Tcpdump is a popular computer network debugging and security tool which allows the user to intercept and display TCP/IP packets being transmitted or received over a network to which the computer is attached. Tcpdump allows us to precisely see all the traffic and enables us to create statistical monitoring scripts.
At an ethernet segment, tcpdump operates by putting the network card into promiscuous mode in order to capture all the packets going through the wire. Using tcpdump we have a view on any TCP/UDP connection establishment and termination and we can measure the response time and the packet loss percentagesTo print
all packets arriving at or departing from 192.168.0.2
# tcpdump -n host 192.168.0.2
To print traffic between 192.168.0.2 and either 10.0.0.4 or 10.0.0.5:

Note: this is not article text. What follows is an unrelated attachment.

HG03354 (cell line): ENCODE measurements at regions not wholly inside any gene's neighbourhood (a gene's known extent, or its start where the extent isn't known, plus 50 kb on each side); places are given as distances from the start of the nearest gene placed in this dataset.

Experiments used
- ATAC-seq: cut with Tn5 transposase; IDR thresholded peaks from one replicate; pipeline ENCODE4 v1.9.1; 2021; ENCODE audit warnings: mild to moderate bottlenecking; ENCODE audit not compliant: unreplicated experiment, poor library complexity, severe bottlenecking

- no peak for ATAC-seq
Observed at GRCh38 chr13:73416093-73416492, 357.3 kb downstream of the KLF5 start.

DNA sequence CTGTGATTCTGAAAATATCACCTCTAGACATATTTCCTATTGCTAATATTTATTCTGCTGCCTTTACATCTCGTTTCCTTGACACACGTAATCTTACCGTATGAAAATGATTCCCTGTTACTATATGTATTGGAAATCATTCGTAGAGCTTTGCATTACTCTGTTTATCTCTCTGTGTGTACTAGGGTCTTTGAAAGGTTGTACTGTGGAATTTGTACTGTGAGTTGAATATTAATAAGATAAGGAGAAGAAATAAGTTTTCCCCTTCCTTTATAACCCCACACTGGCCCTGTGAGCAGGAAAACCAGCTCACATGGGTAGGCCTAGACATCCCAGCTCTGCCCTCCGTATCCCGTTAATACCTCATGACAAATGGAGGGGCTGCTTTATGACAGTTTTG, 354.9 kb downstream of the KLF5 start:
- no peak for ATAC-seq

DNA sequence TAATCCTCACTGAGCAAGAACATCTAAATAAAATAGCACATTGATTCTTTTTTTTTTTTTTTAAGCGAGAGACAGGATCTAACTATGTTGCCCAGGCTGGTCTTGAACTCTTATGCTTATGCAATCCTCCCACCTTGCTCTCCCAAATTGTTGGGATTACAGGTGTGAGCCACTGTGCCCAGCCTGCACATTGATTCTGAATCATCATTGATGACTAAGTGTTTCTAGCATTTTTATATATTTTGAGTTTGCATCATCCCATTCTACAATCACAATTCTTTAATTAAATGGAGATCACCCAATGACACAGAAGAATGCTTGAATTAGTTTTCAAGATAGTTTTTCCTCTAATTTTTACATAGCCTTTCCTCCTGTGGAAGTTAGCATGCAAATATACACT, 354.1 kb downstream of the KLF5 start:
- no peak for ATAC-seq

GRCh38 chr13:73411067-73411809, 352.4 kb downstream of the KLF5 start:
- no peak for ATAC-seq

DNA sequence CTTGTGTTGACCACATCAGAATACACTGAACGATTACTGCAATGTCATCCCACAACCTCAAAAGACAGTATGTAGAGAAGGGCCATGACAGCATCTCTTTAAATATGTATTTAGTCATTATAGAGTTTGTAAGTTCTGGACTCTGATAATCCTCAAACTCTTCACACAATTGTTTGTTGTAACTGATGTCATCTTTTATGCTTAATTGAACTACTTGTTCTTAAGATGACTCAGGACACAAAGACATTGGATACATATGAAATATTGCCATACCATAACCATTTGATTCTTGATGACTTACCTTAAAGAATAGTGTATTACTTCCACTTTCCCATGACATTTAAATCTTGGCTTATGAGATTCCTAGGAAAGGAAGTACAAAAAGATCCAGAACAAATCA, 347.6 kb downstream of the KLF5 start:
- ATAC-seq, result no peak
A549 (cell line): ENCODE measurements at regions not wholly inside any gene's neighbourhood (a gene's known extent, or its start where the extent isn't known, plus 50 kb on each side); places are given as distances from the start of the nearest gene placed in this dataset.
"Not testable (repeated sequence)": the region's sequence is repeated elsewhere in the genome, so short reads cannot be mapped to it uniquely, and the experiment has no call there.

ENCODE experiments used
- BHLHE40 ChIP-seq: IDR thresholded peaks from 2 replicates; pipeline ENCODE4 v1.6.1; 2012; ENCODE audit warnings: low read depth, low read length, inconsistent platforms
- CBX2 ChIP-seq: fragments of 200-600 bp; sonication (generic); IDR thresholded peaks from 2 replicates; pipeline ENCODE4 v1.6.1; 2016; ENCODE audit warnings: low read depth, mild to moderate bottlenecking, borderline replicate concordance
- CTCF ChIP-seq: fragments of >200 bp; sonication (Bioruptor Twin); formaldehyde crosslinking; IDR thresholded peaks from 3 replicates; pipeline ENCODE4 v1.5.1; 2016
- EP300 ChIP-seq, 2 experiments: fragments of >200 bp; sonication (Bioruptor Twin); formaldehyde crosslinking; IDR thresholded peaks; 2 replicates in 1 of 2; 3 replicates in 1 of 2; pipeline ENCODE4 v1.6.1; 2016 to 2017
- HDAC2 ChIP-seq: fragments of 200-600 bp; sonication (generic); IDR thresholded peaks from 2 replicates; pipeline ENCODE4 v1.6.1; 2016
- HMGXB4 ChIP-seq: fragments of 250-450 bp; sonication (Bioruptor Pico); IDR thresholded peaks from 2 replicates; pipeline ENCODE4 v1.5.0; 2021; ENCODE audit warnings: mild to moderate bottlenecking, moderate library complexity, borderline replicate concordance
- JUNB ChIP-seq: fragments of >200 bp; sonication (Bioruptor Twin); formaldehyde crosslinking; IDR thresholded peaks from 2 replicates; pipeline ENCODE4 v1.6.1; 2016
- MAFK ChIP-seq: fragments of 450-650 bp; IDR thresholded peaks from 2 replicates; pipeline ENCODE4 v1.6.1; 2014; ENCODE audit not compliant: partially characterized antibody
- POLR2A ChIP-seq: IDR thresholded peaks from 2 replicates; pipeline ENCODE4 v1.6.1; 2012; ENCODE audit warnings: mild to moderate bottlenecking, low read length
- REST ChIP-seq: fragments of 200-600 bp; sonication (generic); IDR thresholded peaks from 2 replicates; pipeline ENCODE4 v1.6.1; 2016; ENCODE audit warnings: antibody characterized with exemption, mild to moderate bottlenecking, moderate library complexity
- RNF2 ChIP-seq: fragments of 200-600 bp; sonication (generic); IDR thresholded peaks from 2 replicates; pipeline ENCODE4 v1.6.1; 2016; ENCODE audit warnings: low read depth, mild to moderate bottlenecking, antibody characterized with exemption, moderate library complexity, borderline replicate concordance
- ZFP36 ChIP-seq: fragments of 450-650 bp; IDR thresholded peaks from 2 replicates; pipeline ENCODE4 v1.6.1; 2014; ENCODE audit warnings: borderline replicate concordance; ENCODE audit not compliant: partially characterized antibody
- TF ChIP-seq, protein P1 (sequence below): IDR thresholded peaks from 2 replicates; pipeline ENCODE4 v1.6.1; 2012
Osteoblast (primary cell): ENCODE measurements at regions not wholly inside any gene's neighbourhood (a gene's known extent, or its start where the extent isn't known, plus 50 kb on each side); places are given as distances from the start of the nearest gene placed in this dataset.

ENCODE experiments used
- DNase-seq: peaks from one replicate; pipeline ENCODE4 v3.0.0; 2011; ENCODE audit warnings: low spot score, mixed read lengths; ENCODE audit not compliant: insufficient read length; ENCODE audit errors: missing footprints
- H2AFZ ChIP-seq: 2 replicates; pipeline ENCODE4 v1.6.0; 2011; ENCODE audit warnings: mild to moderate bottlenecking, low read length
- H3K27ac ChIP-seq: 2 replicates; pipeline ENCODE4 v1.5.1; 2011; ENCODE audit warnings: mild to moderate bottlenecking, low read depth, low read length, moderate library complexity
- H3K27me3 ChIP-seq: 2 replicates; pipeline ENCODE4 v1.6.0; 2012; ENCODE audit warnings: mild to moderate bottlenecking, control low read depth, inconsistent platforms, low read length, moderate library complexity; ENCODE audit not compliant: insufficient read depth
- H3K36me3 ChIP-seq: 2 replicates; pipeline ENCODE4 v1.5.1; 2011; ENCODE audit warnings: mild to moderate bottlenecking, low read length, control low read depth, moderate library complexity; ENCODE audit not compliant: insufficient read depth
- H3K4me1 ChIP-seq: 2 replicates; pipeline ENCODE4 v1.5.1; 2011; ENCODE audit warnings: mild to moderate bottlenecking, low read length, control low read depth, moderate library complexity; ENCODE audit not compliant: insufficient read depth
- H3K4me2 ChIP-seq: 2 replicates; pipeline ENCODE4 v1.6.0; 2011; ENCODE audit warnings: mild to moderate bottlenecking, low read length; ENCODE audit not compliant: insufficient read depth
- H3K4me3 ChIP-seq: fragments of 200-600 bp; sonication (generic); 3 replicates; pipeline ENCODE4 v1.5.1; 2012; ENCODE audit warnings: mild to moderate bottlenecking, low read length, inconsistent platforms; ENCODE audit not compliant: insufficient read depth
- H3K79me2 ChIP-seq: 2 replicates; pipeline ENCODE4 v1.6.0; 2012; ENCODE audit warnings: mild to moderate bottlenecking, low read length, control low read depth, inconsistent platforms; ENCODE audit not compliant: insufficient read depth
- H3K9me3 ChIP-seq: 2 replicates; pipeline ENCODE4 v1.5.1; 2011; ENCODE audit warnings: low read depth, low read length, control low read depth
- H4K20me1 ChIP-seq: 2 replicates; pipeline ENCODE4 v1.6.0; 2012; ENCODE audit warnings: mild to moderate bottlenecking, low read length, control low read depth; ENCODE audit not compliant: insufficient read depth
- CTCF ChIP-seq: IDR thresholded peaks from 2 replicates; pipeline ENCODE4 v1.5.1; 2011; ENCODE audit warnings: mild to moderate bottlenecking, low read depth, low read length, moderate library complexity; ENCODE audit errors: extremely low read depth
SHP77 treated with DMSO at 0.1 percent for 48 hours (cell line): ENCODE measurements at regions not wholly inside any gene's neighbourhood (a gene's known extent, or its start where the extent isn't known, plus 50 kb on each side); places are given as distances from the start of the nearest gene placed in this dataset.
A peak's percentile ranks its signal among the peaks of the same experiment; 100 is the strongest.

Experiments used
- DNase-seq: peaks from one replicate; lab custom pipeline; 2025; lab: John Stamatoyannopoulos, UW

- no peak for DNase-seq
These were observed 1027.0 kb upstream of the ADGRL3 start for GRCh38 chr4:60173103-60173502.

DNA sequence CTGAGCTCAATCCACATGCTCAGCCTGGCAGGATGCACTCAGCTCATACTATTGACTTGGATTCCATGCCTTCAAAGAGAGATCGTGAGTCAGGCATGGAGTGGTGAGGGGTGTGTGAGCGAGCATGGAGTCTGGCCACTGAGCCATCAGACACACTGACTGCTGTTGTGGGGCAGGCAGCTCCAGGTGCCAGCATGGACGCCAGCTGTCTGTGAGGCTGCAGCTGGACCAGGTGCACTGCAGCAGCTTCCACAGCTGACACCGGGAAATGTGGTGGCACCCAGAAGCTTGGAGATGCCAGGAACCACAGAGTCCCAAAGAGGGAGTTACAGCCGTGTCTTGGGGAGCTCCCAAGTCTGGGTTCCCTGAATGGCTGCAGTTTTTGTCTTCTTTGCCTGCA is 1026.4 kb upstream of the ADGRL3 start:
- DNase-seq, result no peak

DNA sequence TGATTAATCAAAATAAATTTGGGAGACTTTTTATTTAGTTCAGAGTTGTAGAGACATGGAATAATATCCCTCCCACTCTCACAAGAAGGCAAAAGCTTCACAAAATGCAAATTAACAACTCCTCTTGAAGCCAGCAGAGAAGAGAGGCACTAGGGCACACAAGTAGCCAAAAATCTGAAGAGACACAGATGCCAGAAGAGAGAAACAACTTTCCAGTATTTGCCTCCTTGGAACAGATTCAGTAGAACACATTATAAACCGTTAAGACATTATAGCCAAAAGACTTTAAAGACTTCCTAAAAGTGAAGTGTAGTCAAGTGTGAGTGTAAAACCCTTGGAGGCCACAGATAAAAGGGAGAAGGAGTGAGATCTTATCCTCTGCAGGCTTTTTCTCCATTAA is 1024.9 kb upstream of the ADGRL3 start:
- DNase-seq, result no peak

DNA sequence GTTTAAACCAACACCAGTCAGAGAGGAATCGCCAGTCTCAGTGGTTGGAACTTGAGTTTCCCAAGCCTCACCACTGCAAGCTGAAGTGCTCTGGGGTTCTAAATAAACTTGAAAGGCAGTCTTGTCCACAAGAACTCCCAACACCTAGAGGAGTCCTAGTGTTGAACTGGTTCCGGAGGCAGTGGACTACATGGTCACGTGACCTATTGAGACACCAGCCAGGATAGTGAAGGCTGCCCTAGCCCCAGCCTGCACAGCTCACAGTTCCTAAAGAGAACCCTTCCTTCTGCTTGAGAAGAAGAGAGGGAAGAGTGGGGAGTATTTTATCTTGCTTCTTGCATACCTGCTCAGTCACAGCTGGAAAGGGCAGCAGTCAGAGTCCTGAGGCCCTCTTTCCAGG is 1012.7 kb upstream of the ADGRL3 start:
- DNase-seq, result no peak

# tcpdump -n host 192.168.0.2 and \( 10.0.0.4 or 10.0.0.5 \)
To print all IP packets between 192.168.0.2 and any host except 10.0.0.5:
# tcpdump ip -n host 192.168.0.2 and not 10.0.0.5
To print all traffic between local hosts and hosts at Berkeley:
# tcpdump net ucb-ether
To print all ftp traffic through internet gateway xx:
# tcpdump ‘gateway xx and (port ftp or ftp-data)’
To print traffic neither sourced from nor destined for local hosts (if you gateway to one other net, this stuff should never make it onto your local net).
# tcpdump ip and not net localnet
To print the start and end packets (the SYN and FIN packets) of each TCP conversation that involves a non-local host.
# tcpdump ‘tcp & 3 != 0 and not src and dst net localnet’
To print IP packets longer than 576 bytes sent through gateway xx:
# tcpdump ‘gateway xx and ip[2:2] > 576’
To print IP broadcast or multicast packets that were not sent via ethernet broadcast or multicast:
# tcpdump ‘ether & 1 = 0 and ip >= 224’
To print all ICMP packets that are not echo requests/replies (i.e., not ping packets):
# tcpdump ‘icmp != 8 and icmp != 0″